Giving credit where it’s due, this ad from President Obama discusses tax rates, rather than claiming that “the guy who made $50,000” paid more in taxes than Republican presidential candidate Mitt Romney.

Now for a reality check: As Michael Tanner of the Cato Institute explained recently:

[U]nless your household was earning more than $189,400 per year, it is unlikely that you are paying a higher federal income-tax rate than Romney. According to the Congressional Budget Office, the average middle-income American pays an effective federal income-tax rate of 1.3 percent. Recall that half of Americans pay no federal income tax at all. And, second, about two-thirds of Romney’s income had already been taxed at the corporate level. While a precise estimate is impossible because of variations in corporate-tax payments, if one assumes an average effective corporate rate of roughly 25 percent, Romney’s real federal income-tax rate was closer to 30 percent.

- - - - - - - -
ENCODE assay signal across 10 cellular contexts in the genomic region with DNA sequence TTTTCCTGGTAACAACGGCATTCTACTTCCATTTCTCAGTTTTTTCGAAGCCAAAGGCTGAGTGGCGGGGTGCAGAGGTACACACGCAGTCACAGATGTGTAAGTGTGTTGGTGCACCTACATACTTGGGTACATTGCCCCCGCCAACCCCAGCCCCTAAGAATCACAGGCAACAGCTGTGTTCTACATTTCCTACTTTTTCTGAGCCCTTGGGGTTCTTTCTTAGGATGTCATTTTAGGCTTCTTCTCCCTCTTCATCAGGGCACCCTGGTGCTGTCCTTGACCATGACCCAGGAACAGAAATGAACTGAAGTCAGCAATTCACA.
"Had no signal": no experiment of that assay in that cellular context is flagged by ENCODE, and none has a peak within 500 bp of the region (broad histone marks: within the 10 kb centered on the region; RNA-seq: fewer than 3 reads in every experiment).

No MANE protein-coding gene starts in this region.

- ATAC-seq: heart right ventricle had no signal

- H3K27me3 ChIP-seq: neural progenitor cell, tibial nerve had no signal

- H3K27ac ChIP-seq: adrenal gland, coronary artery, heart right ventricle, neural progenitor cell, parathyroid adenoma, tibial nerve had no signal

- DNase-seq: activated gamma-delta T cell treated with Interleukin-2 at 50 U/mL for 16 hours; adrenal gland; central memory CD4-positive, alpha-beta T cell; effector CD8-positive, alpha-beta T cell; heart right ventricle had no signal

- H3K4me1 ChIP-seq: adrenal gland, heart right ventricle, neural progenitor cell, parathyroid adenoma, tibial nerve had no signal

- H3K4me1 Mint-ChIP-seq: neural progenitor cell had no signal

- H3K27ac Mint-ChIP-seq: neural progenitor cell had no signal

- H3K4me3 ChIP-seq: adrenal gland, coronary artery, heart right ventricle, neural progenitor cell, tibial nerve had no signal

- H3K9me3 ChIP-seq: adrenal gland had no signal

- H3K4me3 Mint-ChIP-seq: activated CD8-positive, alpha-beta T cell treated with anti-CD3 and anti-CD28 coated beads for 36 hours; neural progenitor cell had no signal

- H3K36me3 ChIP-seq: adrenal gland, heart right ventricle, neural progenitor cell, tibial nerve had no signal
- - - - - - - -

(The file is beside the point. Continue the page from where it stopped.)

And what about Scott Pelley’s $50,000 earner? The chance that he’s paying an effective tax rate higher than Romney’s is almost zero, if you can believe the rabid right-wingers at CNN/Money.

The effective tax rate is always going to be lower than one’s top income tax rate. And the top rate for roughly four-fifths of Americans is 15% or less, said Roberton Williams, a senior fellow at the Tax Policy Center.

In other words, 80% of Americans have an effective rate below 15%.

If you consider income tax liability alone, the average effective federal tax rate for people with incomes between $40,000 and $50,000, for instance, is just 3.2%, according to Tax Policy Center estimates.